5.
Indian J Biochem Biophys ; 1991 Oct-Dec; 28(5-6): 346-51
Article in English | IMSEAR | ID: sea-27646

ABSTRACT

The efficacy of a number of therapeutically active proteins and peptides is severely limited due to their instability in circulation. Of the various approaches used to stabilise these proteins, the one more successful is covalent modification of the protein or enzyme with some hydrophilic polymers such as dextran or PEG. These conjugates are more stable than the native protein both in vitro as well as in vivo. They exhibit enhanced resistant to proteolytic degradation, have a long-life in circulation and exhibit reduced immunogenicity. The therapeutic efficacy of these conjugates is also greatly enhanced compared to the native protein or enzyme.


Subject(s)
Dextrans , Drug Stability , Enzymes/pharmacokinetics , Humans , Polyethylene Glycols , Proteins/pharmacokinetics
6.
Indian J Biochem Biophys ; 1991 Aug; 28(4): 227-32
Article in English | IMSEAR | ID: sea-26901

ABSTRACT

The cytotoxic activity of the polyene antibiotics mainly depends on the appearance of the drug species which arises from drug-sterol complexation. The unsaturation and intact macrolide ring of the polyenes are the requirements for the biological activity. All the polyene antibiotics can form the complex with the sterol having 3 beta-OH group, and planar ring and a hydrophobic side chain. Aromatic polyene antibiotics with positively charged head group have been considered as most potential antifungal agents.


Subject(s)
Amphotericin B/administration & dosage , Animals , Anti-Bacterial Agents/administration & dosage , Drug Carriers , Filipin/administration & dosage , Liposomes , Membrane Lipids/chemistry , Sterols/chemistry , Structure-Activity Relationship
8.
Indian J Biochem Biophys ; 1989 Dec; 26(6): 351-6
Article in English | IMSEAR | ID: sea-28859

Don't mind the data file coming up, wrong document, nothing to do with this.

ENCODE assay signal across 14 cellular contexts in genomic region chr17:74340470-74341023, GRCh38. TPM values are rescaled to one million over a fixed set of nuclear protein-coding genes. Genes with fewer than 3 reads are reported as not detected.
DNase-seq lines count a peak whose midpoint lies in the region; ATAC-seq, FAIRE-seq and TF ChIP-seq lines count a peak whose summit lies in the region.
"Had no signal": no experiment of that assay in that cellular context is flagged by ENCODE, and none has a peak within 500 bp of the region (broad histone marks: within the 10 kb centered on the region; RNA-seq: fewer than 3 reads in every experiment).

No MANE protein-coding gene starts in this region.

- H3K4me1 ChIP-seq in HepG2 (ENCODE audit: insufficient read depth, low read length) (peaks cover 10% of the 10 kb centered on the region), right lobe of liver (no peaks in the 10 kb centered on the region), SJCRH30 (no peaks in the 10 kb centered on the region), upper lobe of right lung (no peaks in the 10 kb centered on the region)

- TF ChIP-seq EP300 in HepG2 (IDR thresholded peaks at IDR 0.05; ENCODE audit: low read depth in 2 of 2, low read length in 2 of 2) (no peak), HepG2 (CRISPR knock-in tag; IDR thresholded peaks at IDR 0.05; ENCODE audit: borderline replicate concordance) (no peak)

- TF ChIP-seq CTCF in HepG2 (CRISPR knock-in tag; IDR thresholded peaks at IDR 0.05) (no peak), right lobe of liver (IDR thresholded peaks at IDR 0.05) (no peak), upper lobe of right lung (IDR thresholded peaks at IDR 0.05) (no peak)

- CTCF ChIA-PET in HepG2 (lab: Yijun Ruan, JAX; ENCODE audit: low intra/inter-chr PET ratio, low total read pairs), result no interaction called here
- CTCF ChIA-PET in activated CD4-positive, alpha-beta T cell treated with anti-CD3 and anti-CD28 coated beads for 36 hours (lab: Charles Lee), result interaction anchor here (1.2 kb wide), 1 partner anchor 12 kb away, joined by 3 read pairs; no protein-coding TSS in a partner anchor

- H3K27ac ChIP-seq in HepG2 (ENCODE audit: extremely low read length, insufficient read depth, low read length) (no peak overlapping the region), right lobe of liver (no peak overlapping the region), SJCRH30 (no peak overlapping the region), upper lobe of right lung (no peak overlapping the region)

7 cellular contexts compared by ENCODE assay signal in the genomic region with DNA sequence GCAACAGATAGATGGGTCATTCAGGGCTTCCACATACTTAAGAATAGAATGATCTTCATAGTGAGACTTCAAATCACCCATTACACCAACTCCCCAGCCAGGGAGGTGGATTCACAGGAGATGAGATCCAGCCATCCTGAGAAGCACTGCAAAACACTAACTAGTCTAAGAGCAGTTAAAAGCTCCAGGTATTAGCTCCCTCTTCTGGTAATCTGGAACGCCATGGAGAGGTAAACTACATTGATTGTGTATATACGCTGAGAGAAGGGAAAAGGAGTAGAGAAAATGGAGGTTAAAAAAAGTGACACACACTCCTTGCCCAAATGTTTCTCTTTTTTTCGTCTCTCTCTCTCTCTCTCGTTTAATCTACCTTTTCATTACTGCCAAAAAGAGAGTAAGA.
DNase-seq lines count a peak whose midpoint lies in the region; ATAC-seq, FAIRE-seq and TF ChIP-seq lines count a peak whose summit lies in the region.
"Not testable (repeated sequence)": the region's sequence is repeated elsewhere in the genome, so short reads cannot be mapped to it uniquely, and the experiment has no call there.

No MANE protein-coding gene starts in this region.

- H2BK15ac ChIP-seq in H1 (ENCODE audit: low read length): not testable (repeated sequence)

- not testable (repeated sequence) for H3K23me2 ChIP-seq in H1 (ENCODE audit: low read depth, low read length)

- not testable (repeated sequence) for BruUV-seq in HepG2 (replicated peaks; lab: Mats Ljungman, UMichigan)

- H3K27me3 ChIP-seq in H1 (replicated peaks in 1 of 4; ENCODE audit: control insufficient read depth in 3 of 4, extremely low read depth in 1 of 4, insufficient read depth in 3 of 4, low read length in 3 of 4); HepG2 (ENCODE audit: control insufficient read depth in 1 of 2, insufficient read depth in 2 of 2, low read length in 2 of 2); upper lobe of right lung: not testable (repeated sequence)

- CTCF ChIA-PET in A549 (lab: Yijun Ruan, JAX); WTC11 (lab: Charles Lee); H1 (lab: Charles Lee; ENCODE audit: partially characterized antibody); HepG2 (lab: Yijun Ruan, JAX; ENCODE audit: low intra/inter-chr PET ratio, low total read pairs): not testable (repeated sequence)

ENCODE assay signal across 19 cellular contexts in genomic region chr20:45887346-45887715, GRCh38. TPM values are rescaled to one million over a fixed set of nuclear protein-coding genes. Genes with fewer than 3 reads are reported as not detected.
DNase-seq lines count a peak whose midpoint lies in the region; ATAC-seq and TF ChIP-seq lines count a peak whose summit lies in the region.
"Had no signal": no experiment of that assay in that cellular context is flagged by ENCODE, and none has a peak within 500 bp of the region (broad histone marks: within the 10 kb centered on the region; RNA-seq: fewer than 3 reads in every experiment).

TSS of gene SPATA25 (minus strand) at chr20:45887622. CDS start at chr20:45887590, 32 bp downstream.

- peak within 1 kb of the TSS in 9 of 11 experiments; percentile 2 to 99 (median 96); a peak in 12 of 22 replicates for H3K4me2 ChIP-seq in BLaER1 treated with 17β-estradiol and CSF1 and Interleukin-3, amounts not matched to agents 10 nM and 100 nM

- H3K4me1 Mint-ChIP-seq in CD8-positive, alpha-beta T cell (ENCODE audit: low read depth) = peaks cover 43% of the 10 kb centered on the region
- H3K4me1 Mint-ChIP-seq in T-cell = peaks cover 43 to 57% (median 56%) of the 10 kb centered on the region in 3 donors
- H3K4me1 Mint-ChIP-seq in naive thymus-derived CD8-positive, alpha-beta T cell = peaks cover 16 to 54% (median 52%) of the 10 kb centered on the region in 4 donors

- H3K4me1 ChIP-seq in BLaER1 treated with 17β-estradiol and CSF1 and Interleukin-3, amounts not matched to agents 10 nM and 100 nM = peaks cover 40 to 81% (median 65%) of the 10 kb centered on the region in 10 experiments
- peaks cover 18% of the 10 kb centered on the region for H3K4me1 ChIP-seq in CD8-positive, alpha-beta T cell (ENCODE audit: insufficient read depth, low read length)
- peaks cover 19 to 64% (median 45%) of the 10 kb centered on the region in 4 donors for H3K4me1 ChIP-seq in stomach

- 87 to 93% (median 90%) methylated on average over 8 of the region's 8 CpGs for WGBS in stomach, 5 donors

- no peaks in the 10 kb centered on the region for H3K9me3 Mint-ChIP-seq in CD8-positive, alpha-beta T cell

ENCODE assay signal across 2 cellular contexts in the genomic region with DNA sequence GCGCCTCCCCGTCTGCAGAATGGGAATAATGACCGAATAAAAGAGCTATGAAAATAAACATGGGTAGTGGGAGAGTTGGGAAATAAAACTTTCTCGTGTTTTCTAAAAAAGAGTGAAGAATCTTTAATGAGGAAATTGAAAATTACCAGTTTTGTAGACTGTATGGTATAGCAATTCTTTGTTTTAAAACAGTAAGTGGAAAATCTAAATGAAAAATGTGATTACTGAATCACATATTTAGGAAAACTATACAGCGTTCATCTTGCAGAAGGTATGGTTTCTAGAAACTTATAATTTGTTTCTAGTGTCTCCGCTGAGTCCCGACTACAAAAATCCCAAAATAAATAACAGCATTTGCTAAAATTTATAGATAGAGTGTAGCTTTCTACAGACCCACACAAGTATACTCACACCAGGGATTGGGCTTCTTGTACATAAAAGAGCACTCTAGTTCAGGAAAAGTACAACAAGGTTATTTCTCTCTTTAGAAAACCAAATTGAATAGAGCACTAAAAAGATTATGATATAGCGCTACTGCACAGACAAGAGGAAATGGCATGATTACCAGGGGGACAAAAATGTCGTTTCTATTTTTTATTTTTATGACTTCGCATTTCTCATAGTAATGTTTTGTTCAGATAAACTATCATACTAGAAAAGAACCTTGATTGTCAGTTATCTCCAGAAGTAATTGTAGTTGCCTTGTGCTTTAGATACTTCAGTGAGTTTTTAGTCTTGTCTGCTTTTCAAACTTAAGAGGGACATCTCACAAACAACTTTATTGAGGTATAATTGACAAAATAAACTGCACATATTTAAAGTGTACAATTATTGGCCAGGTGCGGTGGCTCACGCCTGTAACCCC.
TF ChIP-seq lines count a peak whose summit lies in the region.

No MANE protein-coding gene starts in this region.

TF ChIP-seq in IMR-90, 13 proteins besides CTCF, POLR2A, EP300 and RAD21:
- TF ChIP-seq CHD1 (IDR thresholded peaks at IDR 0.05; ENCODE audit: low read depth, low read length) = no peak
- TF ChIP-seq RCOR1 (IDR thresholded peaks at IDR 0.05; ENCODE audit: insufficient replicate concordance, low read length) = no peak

ABSTRACT

An animal model system for aspergillosis in BALB/c mice has been developed to evaluate the therapeutic efficacy of liposomal Amphotericin-B (Amp-B) and commercial Amp-B (Fungizone). Amp-B was intercalated into liposomes composed of egg phosphatidylcholine, phosphatidylethanolamine and cholesterol in a molar ratio of 6:1:3. A single dose (0.5 mg/kg body wt) of Amp-B both alone as well as in liposomal preparation was injected (i.v.) into animals infected with Aspergillus fumigatus. An increase in survival rate of animals and decrease in fungal count in lung, the most affected organ, were observed with liposomal formulation. Inclusion of Amp-B into liposomes also reduced the toxicity of the drug. Tissue distribution analysis of Amp-B by HPLC showed an increase in concentration of the drug in lung for both free and liposomal Amp-B in infected animals as compared to normal. Use of liposomal Amp-B increased the concentration of the drug in the disease affected organs such as lung, spleen. A longer persistence of the drug in the infected organs was also observed. The results suggest that inclusion of Amp-B in liposomes decreases its toxicity and improves therapeutic efficacy which at least in part could be due to more deposition and longer persistence of the drug in infected tissues.


Subject(s)
Amphotericin B/administration & dosage , Animals , Aspergillosis/drug therapy , Aspergillus fumigatus , Deoxyribonucleases, Type II Site-Specific , Drug Carriers , Liposomes , Male , Mice , Mice, Inbred BALB C , Tissue Distribution
9.
J Biosci ; 1984 Dec; 6(6): 811-816
Article in English | IMSEAR | ID: sea-160422

ABSTRACT

Dextran was covalently coupled to neutral unilamellar liposomes. Dextran conjugated liposomes were cleared from the circulation at a much slower rate than unconjugated liposomes. The uptake of dextran conjugated liposomes by liver and spleen was also decreased. The amount of dextran on the surface of liposomes was found to be a determining factor for their stability in circulation. Dextran conjugated liposomes therefore may be a more effective way of controlled drug release.

11.
J Biosci ; 1983 Jun; 5(2): 155-162
Article in English | IMSEAR | ID: sea-160224

ABSTRACT

The binding affinities of some ligands towards the sialic acid-specific lectin carcinoscorpin, from hemolymph of the horseshoe crab Carcinoscorpius rotundacauda have been determined by protein fluorescence quenching in presence of ligands. Among the ligands studied, the disaccharide O-(N-acetylneuraminyl)-(2→6)-2-acetamido-2-deoxy-Dgalactitol has the highest Ka(l.15 × 106 M–1) for carcinoscorpin. Studies on the effect of pH on Ka values of disaccharide suggests the possible involvement of amino acid residues having pKa values around 6.0 and 9.0 in the binding activity of carcinoscorpin. There were distinct changes in the accessibility of the fluorescent tryptophan residues of carcinoscorpin by ligand-binding as checked through potassium iodide quenching.